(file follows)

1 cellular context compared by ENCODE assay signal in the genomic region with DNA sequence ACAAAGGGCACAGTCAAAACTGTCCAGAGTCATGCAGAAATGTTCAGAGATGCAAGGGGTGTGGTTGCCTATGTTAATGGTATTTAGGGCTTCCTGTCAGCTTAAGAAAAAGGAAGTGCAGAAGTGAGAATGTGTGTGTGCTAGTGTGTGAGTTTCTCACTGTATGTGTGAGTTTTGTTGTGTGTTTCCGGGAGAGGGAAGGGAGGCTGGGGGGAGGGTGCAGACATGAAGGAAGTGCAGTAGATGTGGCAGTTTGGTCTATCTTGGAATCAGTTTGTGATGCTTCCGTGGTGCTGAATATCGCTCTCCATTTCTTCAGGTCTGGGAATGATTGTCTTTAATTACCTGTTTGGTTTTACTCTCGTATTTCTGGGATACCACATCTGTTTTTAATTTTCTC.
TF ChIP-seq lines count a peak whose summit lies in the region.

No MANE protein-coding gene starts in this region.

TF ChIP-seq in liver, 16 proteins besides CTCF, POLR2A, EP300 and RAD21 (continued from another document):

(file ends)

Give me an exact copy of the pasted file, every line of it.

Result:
1 cellular context compared by ENCODE assay signal in the genomic region with DNA sequence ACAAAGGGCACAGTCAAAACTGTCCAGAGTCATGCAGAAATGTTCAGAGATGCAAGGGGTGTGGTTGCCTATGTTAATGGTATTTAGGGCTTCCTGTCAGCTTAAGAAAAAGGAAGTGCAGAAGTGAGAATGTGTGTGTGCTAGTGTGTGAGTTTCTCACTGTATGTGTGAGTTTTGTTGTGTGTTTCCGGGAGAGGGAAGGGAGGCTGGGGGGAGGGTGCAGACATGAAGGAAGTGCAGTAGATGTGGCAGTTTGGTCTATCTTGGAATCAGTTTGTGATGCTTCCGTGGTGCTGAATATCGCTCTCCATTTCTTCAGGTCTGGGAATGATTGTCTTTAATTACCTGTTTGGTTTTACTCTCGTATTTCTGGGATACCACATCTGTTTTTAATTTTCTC.
TF ChIP-seq lines count a peak whose summit lies in the region.

No MANE protein-coding gene starts in this region.

TF ChIP-seq in liver, 16 proteins besides CTCF, POLR2A, EP300 and RAD21 (continued from another document):